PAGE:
forces with infectious hepatitis during the North African campaign and the wide variety of infectious diseases that affected American warfighters in Vietnam. Although the use of vaccines against plague and cholera significantly minimized the incidence of those diseases among U.S troops in Vietnam (Ellenbogen, 1982; Ognibene, 1987), diseases for which vaccines were not available—for example, leptospirosis, meliodosis, and shigellosis—were prevalent (Ognibene, 1987). Even in recent years, U.S. troops have been deployed to geographic regions where there exist endemic infectious disease agents against which the U.S. military does not have immediately available either suitable, safe, and effective vaccines or appropriate chemoprophylactic agents. Infectious diseases continue to contribute substantially to morbidity during deployments, as shown in Figure 1-1.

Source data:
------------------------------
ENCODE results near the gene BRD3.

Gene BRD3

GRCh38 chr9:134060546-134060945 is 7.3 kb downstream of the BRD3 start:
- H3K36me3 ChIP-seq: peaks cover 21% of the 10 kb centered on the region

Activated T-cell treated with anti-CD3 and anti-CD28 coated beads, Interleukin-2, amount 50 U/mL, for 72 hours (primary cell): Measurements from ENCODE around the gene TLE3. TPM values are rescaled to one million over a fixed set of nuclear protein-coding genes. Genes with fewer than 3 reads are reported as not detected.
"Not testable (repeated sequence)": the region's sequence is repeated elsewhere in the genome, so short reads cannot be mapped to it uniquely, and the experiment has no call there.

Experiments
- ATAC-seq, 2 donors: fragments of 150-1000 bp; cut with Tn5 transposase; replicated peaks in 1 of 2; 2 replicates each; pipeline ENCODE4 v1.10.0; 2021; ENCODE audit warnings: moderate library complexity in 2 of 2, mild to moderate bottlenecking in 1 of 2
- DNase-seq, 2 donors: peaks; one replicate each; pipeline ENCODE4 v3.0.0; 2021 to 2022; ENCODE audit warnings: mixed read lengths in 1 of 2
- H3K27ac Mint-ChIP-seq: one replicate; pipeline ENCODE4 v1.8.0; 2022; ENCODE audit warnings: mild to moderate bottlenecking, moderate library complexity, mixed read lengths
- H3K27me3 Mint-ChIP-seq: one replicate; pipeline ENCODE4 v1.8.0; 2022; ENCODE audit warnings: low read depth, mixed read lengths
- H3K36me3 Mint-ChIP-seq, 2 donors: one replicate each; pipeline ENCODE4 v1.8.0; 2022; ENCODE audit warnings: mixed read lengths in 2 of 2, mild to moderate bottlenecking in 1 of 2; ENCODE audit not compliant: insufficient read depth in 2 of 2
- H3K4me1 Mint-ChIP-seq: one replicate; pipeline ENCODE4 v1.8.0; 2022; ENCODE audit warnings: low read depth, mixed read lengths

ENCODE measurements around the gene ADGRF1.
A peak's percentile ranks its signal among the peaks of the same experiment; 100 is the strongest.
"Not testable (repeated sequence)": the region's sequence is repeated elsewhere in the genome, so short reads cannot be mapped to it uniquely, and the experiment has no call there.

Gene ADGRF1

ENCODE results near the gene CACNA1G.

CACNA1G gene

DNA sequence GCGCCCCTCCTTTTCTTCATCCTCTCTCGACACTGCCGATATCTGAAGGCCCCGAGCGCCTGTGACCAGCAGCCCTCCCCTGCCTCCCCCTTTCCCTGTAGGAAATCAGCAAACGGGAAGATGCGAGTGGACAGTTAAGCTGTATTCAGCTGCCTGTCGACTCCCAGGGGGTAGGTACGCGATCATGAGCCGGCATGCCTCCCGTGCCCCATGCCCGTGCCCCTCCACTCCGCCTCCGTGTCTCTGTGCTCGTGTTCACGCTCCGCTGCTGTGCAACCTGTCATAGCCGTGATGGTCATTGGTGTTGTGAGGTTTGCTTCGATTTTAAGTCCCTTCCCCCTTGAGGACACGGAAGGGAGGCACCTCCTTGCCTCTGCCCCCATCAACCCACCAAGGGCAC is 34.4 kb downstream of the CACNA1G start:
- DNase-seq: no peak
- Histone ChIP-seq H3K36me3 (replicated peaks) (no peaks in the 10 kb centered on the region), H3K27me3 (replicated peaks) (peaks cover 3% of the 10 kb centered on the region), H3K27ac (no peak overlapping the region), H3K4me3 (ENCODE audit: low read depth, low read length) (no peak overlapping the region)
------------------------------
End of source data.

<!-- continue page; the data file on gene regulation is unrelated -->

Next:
The severity of the threat to military operations from infectious diseases has been recognized since the beginning of the science of microbiology and has prompted a substantial body of military research on the subject and many advances in public health. A better understanding of many infectious agents and their mechanisms of transmission have come from careful studies of epidemics in military populations and from research done by military epidemiologists and microbiologists. Two examples are Sir Ronald Ross’s studies on the role of the